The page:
Does Your Small Pet Need Vitamin C?
Most species don’t require vitamin C as an essential ingredient in their diets, but there are some notable exceptions.
The most notable species requiring vitamin C is us. Along with humans, nonhuman primates, guinea pigs, bats and some fish and bird species require vitamin C as they cannot produce it themselves. For that reason, they need vitamin C in the foods they eat to meet the requirement.
These species lack L-gulonolactone oxidase, the enzyme that converts glucose and galactose into ascorbic acid. For the species that can synthesize vitamin C, this enzyme is normally present in their liver or kidneys.
Determining that vitamin C was a required nutrient for humans came about when sailors started to develop scurvy, which included symptoms such as lethargy, painful joints, gum disease, and eventually death. This group was particularly vulnerable due to perishable fruits and vegetables not being available during long trips at sea. It was eventually understood that citrus fruits helped correct or prevent scurvy, but it took many years before this was linked to vitamin C.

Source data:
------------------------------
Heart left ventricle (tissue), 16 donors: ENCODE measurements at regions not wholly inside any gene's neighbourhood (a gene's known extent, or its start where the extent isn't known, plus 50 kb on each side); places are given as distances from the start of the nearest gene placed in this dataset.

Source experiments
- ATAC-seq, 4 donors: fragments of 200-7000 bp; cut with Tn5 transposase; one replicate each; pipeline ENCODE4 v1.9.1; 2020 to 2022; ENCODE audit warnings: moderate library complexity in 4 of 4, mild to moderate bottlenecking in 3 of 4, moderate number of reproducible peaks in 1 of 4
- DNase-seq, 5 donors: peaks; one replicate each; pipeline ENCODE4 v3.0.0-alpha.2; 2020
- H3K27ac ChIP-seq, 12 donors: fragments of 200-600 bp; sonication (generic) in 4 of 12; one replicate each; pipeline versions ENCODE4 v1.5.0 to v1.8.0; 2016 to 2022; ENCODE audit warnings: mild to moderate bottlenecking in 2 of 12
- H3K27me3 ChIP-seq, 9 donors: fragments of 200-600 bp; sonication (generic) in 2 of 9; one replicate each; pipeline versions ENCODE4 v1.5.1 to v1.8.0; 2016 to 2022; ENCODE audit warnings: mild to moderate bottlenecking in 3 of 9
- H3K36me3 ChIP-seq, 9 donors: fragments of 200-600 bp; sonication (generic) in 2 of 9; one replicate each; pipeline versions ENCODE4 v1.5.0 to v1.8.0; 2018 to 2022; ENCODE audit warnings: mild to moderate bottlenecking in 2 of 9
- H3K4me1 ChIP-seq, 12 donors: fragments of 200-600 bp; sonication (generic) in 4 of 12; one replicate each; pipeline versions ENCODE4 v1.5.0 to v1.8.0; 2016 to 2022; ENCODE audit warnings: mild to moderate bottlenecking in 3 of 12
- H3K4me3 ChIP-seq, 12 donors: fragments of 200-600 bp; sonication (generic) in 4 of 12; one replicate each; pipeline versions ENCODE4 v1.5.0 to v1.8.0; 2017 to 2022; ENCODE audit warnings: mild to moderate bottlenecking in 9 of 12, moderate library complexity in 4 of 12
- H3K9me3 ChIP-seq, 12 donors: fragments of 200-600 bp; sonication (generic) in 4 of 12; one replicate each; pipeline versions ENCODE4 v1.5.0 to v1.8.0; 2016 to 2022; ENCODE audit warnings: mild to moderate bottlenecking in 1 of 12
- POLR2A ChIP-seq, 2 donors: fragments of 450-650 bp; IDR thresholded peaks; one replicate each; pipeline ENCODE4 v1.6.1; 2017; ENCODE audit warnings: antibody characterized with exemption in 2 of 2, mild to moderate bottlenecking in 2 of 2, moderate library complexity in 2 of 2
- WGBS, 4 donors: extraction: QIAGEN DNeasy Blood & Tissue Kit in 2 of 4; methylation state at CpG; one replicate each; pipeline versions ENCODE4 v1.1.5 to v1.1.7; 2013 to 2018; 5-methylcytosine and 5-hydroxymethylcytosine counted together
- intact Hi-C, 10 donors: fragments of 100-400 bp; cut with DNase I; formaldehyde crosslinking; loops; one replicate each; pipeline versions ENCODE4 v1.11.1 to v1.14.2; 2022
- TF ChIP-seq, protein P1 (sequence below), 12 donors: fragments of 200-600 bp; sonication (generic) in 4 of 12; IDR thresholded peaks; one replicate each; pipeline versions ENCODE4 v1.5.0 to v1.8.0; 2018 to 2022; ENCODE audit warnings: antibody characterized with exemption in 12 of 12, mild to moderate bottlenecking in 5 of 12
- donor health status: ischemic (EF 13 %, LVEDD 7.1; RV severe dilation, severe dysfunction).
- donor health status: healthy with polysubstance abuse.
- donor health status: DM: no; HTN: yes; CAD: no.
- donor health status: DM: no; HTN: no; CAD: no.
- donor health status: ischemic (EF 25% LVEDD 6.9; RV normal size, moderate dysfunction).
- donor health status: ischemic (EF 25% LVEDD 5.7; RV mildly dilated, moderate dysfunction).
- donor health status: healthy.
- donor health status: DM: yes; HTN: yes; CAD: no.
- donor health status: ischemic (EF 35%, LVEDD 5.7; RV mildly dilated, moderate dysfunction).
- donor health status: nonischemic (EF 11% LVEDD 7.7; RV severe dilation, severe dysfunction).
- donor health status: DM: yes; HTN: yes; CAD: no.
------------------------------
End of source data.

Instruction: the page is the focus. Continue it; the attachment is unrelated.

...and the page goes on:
Understanding The Importance Of Vitamin C For Humans
Ascorbic acid is an important player in collagen and carnitine synthesis as an antioxidant and mineral metabolism. Like other water-soluble vitamins, there’s no body tissue storage of vitamin C. This means species requiring vitamin C must consume it regularly to maintain circulating levels.
Fresh foods high in vitamin C include citrus fruits (notably oranges and lemons), bell peppers, broccoli, strawberries, cantaloupe, kale, tomatoes and organ meats. Vitamin C is relatively non-toxic, even at very high doses. High doses of vitamin C in humans are even believed to reduce the severity of common cold symptoms.
Understanding The Importance Of Vitamin C For Your Pet
Naturally occurring ascorbic acid is highly sensitive to high temperatures, pH, oxygen and pressure. Unfortunately, high temperatures and pressure also tend to occur during the manufacturing of many animal diets. Most small animal and pet bird diets contain at least some pellets or extruded particles.
Pelleting and extrusion processes involve heat and pressure. Because the source of vitamin C within a diet usually comes from the pellets/extruded diet, finding a heat-and-storage-stable vitamin C source is important.
Longer Shelf Life For Small-Pet Food
For your pets that require vitamin C in their diet, the rule of thumb is to feed a diet within 3 months of manufacture. This was due to the fact that previously used vitamin C sources would degrade during processing and quickly over time. Modern technology has allowed us to significantly increase the shelf life of vitamin C using a stabilized version.
Mazuri® diets contain this heat and shelf stable ingredient, making them the perfect option to ensure your pet is getting all the vitamin C it needs.